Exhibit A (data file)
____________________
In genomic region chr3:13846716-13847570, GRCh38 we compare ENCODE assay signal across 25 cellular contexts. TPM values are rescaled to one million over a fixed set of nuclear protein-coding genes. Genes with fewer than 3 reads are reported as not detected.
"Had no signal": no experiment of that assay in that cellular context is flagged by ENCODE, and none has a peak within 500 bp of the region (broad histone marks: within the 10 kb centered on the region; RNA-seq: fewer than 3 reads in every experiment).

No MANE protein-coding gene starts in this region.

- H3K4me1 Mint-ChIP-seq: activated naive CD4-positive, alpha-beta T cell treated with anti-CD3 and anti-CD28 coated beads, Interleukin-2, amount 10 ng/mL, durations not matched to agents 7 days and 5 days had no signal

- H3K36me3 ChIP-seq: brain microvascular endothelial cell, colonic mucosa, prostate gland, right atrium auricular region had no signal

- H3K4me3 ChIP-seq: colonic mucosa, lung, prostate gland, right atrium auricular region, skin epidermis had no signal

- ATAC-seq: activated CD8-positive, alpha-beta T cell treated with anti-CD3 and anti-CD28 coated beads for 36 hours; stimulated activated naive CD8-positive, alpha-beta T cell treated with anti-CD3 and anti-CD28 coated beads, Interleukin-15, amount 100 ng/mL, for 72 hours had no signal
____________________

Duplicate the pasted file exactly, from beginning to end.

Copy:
In genomic region chr3:13846716-13847570, GRCh38 we compare ENCODE assay signal across 25 cellular contexts. TPM values are rescaled to one million over a fixed set of nuclear protein-coding genes. Genes with fewer than 3 reads are reported as not detected.
"Had no signal": no experiment of that assay in that cellular context is flagged by ENCODE, and none has a peak within 500 bp of the region (broad histone marks: within the 10 kb centered on the region; RNA-seq: fewer than 3 reads in every experiment).

No MANE protein-coding gene starts in this region.

- H3K4me1 Mint-ChIP-seq: activated naive CD4-positive, alpha-beta T cell treated with anti-CD3 and anti-CD28 coated beads, Interleukin-2, amount 10 ng/mL, durations not matched to agents 7 days and 5 days had no signal

- H3K36me3 ChIP-seq: brain microvascular endothelial cell, colonic mucosa, prostate gland, right atrium auricular region had no signal

- H3K4me3 ChIP-seq: colonic mucosa, lung, prostate gland, right atrium auricular region, skin epidermis had no signal

- ATAC-seq: activated CD8-positive, alpha-beta T cell treated with anti-CD3 and anti-CD28 coated beads for 36 hours; stimulated activated naive CD8-positive, alpha-beta T cell treated with anti-CD3 and anti-CD28 coated beads, Interleukin-15, amount 100 ng/mL, for 72 hours had no signal